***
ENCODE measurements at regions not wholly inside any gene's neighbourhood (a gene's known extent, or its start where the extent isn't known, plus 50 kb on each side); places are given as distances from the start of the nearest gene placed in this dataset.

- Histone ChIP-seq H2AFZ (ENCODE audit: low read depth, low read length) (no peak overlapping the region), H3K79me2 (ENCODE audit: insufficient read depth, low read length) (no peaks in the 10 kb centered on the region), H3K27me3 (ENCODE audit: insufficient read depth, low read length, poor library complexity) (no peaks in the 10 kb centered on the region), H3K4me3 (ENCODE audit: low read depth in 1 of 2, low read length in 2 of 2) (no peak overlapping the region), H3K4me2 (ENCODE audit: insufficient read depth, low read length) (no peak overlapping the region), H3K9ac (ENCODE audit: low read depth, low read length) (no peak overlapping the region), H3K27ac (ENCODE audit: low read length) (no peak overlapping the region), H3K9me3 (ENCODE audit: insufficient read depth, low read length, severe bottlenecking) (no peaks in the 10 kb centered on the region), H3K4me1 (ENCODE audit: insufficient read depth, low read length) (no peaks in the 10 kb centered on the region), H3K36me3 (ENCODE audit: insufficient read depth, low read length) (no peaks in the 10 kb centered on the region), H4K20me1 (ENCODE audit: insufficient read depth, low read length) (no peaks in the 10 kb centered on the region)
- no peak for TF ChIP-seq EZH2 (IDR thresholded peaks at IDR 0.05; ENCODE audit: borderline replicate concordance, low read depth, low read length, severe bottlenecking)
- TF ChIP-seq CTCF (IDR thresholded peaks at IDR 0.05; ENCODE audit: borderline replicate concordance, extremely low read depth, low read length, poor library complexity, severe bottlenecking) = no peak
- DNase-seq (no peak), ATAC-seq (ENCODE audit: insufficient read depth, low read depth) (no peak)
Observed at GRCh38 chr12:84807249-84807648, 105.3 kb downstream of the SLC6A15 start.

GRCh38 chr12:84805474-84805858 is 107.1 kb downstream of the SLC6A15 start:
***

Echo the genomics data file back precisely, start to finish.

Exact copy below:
ENCODE measurements at regions not wholly inside any gene's neighbourhood (a gene's known extent, or its start where the extent isn't known, plus 50 kb on each side); places are given as distances from the start of the nearest gene placed in this dataset.

- Histone ChIP-seq H2AFZ (ENCODE audit: low read depth, low read length) (no peak overlapping the region), H3K79me2 (ENCODE audit: insufficient read depth, low read length) (no peaks in the 10 kb centered on the region), H3K27me3 (ENCODE audit: insufficient read depth, low read length, poor library complexity) (no peaks in the 10 kb centered on the region), H3K4me3 (ENCODE audit: low read depth in 1 of 2, low read length in 2 of 2) (no peak overlapping the region), H3K4me2 (ENCODE audit: insufficient read depth, low read length) (no peak overlapping the region), H3K9ac (ENCODE audit: low read depth, low read length) (no peak overlapping the region), H3K27ac (ENCODE audit: low read length) (no peak overlapping the region), H3K9me3 (ENCODE audit: insufficient read depth, low read length, severe bottlenecking) (no peaks in the 10 kb centered on the region), H3K4me1 (ENCODE audit: insufficient read depth, low read length) (no peaks in the 10 kb centered on the region), H3K36me3 (ENCODE audit: insufficient read depth, low read length) (no peaks in the 10 kb centered on the region), H4K20me1 (ENCODE audit: insufficient read depth, low read length) (no peaks in the 10 kb centered on the region)
- no peak for TF ChIP-seq EZH2 (IDR thresholded peaks at IDR 0.05; ENCODE audit: borderline replicate concordance, low read depth, low read length, severe bottlenecking)
- TF ChIP-seq CTCF (IDR thresholded peaks at IDR 0.05; ENCODE audit: borderline replicate concordance, extremely low read depth, low read length, poor library complexity, severe bottlenecking) = no peak
- DNase-seq (no peak), ATAC-seq (ENCODE audit: insufficient read depth, low read depth) (no peak)
Observed at GRCh38 chr12:84807249-84807648, 105.3 kb downstream of the SLC6A15 start.

GRCh38 chr12:84805474-84805858 is 107.1 kb downstream of the SLC6A15 start: